Article orginally published by the World Economic Forum.
Analysis by the United Nations Population Division shows that, globally, average life expectancy rose from 46.5 in 1950 to 71.7 in 2022.
This increased longevity positively reflects the progress we have made as a society, and advances that we have seen in health, science and technology over recent decades. However, we must remember that living longer is not an end in itself. Yes, people want to live longer but, critically, they want to live longer better.
The challenges of achieving this are considerable, as outlined in Living Longer Better: Understanding Longevity Literacy, a study published by the World Economic Forum and Mercer. To attain a certain quality of life in old age, significant efforts are required from individuals, employers, financial services providers and governments.
The implications of living a higher quality of life for longer are complex involving both financial and physical well-being. In order to finance longer life, continuous investment in skills development and flexible working options for our global workforce is needed. Opportunities for continued learning and to work differently as individuals get older will become increasingly more important.
Today, as individuals are likely to live longer than generations that have gone before them, they must consider their own health and the health of relatives they may need to support in older age.
Two-thirds of those surveyed by the World Economic Forum and Mercer expect to have to provide physical caregiving for older family members in the future, while over a third expect to have to provide financial support
This graphic shows statistics from Mercer and the World Economic Forum’s report, Living Longer Better: Understanding Longevity Literacy, in response to statement “I will need to financially support older members of my family in the future.”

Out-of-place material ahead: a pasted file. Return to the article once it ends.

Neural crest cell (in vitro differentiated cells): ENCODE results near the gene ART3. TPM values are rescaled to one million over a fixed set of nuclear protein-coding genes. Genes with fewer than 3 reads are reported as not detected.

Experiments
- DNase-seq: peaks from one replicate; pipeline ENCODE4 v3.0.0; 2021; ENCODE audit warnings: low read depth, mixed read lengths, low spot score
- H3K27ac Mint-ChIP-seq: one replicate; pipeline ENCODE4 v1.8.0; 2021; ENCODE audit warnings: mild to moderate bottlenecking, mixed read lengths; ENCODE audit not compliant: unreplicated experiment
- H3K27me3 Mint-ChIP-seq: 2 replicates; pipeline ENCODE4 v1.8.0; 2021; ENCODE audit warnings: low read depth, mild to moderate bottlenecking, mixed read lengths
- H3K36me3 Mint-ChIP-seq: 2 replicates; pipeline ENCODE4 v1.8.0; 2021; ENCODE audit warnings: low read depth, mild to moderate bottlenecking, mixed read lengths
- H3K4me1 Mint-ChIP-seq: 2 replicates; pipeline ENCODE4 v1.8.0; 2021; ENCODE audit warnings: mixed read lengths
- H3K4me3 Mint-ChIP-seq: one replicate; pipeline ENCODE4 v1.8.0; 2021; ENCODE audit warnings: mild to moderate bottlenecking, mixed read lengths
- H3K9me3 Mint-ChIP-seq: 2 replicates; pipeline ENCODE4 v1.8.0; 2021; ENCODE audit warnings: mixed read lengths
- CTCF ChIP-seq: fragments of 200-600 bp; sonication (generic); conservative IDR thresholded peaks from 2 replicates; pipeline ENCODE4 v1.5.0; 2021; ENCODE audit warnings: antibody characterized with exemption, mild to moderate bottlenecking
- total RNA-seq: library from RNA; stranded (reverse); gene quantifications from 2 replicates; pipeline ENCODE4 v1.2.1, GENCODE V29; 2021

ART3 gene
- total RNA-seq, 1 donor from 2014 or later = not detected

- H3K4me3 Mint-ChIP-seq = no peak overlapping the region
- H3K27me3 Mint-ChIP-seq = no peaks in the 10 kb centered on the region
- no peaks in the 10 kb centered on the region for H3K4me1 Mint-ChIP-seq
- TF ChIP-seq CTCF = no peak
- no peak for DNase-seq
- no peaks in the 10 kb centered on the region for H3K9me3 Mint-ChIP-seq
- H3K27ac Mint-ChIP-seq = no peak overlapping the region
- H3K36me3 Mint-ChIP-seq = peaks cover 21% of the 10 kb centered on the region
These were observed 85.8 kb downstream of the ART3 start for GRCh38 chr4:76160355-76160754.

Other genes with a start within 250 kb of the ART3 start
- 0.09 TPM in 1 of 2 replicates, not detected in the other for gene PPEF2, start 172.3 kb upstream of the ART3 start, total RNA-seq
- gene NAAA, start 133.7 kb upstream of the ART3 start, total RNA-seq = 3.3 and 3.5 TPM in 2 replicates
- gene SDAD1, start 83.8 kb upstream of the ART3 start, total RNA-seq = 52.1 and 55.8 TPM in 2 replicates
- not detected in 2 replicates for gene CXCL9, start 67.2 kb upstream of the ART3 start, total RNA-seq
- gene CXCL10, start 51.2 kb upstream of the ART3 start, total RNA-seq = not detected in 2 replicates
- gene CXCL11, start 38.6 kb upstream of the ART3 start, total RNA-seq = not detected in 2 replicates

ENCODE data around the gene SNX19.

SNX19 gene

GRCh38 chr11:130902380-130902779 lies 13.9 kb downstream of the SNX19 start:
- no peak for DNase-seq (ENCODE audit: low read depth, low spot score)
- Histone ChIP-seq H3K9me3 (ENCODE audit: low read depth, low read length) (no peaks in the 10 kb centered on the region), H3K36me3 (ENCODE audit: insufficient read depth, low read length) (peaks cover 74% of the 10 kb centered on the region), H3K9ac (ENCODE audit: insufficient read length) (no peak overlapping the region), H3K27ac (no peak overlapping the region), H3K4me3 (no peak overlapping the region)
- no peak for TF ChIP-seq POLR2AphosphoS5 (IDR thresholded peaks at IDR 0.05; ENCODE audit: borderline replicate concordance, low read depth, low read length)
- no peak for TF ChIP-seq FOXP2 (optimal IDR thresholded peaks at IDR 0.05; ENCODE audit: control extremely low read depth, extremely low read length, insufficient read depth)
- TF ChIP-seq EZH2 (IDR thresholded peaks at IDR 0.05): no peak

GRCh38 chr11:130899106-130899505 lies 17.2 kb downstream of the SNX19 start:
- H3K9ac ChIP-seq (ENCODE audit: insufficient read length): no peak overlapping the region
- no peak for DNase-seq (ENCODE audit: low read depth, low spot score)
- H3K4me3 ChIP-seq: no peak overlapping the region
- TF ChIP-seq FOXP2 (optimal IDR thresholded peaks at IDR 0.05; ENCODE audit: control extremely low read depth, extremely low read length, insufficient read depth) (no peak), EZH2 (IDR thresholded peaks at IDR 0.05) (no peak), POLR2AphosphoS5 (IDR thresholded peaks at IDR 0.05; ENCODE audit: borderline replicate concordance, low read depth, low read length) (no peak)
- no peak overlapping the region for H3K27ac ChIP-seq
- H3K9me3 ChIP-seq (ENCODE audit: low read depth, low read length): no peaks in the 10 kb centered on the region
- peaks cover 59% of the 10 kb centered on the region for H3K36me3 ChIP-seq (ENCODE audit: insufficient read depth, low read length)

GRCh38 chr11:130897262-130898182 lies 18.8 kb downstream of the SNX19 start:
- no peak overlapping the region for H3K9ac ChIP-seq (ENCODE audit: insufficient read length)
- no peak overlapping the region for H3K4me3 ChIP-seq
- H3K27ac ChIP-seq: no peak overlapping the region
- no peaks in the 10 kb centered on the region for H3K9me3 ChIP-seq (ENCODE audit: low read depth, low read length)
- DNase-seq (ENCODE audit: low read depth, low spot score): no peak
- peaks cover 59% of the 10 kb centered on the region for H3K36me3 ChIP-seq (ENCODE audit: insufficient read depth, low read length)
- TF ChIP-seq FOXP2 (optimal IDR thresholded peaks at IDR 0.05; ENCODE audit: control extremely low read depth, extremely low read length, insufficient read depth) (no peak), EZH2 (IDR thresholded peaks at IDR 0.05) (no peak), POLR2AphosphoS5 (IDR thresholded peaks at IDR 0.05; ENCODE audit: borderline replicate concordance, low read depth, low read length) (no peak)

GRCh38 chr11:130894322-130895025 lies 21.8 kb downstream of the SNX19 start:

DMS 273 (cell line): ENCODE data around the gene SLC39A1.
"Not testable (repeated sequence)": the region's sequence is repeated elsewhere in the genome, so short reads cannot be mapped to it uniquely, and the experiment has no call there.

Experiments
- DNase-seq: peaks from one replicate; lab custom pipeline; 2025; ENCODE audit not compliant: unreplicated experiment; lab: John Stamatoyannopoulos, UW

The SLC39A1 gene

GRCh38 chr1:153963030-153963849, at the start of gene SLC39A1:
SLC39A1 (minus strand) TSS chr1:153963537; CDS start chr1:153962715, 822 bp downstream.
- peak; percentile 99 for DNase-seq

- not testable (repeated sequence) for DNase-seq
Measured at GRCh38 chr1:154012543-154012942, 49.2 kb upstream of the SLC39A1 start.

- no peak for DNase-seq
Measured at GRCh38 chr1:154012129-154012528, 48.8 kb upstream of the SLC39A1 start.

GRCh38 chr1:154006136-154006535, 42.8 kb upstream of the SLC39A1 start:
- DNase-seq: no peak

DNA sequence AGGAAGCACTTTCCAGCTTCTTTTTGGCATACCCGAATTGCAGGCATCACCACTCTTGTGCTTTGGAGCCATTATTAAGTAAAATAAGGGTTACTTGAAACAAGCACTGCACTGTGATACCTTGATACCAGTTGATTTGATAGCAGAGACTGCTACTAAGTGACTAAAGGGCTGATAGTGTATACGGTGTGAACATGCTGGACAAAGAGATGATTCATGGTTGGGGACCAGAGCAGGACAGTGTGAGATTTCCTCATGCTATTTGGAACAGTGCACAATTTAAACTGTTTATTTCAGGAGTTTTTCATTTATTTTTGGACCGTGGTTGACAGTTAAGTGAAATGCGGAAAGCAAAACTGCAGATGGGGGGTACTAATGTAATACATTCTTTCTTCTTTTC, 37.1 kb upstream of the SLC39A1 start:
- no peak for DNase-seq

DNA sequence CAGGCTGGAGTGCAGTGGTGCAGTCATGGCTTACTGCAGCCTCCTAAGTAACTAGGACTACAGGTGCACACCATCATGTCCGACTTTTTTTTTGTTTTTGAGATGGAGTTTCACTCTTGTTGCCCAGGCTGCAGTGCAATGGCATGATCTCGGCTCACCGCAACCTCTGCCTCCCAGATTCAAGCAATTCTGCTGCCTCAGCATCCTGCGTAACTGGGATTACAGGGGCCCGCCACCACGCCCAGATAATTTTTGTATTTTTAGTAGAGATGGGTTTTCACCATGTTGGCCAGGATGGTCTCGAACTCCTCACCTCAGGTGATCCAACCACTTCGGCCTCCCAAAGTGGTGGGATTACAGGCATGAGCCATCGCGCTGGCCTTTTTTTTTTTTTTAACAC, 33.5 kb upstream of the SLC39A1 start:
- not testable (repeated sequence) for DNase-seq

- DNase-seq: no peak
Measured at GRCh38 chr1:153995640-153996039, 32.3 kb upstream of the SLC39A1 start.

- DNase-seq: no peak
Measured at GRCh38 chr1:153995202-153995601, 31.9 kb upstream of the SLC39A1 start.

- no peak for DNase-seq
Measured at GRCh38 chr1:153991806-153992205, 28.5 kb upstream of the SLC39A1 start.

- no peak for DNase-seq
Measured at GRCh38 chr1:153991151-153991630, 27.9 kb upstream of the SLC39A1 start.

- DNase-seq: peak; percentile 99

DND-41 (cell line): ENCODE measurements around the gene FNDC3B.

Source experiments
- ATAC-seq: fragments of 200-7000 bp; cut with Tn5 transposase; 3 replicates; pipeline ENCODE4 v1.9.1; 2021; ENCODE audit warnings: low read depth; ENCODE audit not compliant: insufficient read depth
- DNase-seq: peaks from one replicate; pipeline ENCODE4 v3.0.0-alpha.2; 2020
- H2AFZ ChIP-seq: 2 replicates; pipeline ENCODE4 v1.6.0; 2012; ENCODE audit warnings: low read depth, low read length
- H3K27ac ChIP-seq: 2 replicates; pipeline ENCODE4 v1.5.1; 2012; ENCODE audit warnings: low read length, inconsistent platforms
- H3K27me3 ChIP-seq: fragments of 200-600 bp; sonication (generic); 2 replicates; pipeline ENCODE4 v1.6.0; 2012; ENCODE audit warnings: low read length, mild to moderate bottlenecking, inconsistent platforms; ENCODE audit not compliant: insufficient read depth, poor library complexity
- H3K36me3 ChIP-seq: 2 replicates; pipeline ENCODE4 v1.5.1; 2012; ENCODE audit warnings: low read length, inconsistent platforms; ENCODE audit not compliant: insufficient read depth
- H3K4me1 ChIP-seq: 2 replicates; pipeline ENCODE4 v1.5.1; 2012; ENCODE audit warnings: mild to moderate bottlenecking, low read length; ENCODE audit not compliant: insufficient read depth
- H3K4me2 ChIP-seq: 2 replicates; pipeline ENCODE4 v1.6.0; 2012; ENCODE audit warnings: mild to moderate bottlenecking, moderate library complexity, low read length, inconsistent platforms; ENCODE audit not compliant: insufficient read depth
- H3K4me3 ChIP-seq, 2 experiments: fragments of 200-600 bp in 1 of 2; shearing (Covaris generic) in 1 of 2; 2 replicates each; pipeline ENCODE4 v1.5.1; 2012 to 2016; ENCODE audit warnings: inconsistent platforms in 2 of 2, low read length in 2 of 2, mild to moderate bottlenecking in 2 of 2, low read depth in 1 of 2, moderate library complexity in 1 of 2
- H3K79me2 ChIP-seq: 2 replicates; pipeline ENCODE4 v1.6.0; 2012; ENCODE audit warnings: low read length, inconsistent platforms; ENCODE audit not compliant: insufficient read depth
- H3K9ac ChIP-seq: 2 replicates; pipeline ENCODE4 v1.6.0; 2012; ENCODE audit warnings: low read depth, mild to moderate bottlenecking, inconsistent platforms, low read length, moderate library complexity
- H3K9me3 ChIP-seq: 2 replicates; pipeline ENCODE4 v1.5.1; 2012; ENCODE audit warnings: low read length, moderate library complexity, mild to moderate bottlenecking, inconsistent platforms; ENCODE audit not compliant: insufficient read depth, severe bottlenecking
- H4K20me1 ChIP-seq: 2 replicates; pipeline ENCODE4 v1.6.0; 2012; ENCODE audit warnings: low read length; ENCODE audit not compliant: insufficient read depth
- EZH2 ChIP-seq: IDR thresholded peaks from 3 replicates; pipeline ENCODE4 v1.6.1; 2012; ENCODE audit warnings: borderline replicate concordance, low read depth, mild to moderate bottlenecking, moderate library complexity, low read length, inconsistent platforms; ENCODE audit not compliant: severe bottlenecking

- by geography, 28% in Europe agree versus 38% in North America;
- by age, 45% of those under 40 agreed versus 32% of those over 40;
- by gender, 39% of women agreed versus 35% of men.
Individuals are taking far more responsibility for their financial futures. Yet, worryingly, 55% of those surveyed either acknowledge they have not saved enough or remain unaware of how to build financial resilience and reach the levels of income needed for retirement.
This is particularly concerning considering that 44% of those surveyed under the age of 40 indicated that they would like to stop working by the time they are 60 or potentially even earlier.
In this context, the difficulty that individuals face in finding trusted, reliable financial advice becomes even more acute. People under the age of 40 are eight times more likely than older generations to seek financial advice from social media. Data shows that 42% of Generation Z follow and buy from TikTok accounts. Yet, the financial services sector is not keeping pace with generational buying habits. As of December 2022, the most popular UK and US banks did not have any TikTok content to engage and inform younger generations.
This graphic shows statistics from Mercer and the World Economic Forum’s report, Living Longer Better: Understanding Longevity Literacy, in response to statement “If you seek regular or periodic financial advice, where do you get it from” by age group:
- Social media like Tik Tok or Instagram: 2% of those over 40, 17% under 40
- News channels: 15% over 40, 24% under 40
- Family and friends: 23% over 40, 51% under 40